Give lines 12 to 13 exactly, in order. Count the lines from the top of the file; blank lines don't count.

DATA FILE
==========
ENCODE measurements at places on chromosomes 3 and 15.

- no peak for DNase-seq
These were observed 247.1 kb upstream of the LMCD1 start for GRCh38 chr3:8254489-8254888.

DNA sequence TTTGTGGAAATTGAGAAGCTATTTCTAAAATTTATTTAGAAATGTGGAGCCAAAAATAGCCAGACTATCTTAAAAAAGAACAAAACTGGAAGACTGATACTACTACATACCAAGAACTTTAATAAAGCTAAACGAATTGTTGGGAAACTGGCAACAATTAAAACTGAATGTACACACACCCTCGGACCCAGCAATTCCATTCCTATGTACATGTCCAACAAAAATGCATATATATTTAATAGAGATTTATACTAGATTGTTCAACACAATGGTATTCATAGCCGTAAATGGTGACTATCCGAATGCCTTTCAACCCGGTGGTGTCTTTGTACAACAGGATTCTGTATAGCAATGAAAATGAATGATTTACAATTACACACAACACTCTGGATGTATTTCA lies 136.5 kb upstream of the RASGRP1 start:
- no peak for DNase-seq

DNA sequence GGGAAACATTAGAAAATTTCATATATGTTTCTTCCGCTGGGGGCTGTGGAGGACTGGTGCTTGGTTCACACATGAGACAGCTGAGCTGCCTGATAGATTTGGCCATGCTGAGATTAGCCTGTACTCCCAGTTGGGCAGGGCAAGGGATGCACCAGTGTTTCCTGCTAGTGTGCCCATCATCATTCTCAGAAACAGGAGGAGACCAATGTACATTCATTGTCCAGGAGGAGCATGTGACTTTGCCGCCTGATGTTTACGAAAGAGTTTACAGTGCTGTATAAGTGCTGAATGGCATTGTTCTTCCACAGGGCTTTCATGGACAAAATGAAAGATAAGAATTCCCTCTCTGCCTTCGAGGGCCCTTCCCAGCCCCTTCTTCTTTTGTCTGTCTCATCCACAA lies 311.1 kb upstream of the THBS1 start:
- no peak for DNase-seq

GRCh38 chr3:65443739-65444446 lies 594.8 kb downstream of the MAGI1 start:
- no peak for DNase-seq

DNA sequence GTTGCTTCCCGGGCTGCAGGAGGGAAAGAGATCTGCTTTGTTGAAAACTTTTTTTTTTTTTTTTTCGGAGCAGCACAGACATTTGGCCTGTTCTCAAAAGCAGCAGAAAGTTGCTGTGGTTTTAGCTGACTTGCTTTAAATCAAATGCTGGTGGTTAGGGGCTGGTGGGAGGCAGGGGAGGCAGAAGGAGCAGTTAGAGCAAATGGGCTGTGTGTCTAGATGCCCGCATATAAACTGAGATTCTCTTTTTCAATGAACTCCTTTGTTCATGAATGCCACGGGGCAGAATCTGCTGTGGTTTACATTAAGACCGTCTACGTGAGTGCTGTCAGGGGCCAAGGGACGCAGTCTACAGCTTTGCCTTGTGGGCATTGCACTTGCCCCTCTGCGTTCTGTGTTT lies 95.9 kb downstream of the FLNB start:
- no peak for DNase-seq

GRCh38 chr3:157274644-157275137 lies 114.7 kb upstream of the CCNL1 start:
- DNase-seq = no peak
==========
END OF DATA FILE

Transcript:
GRCh38 chr3:157274644-157275137 lies 114.7 kb upstream of the CCNL1 start:
- DNase-seq = no peak